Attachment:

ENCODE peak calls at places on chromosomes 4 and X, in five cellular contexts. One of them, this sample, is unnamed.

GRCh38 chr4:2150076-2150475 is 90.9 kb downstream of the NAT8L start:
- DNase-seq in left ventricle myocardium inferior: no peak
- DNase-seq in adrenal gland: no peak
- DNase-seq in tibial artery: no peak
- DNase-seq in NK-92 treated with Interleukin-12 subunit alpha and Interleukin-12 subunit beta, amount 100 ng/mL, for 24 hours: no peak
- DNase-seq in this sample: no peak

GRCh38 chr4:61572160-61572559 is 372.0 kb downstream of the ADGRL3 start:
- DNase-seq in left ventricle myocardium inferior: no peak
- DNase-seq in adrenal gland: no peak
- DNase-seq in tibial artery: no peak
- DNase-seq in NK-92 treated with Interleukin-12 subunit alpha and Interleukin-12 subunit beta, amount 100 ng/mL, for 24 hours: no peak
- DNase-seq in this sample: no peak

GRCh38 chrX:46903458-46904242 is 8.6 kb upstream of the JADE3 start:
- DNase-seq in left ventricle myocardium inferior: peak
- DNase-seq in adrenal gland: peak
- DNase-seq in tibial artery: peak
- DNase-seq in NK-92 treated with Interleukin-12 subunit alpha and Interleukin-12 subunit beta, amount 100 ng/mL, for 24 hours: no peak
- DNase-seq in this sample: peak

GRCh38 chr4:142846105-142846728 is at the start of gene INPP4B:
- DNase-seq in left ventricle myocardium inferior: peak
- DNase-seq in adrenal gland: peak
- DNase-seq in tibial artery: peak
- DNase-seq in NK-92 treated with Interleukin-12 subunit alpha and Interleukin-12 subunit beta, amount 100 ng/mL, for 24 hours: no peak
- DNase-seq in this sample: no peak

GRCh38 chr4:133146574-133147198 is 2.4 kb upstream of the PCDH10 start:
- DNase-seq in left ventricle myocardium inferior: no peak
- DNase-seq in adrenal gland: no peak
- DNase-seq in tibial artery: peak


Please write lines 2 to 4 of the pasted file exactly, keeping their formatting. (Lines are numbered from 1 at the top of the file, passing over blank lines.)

GRCh38 chr4:2150076-2150475 is 90.9 kb downstream of the NAT8L start:
- DNase-seq in left ventricle myocardium inferior: no peak
- DNase-seq in adrenal gland: no peak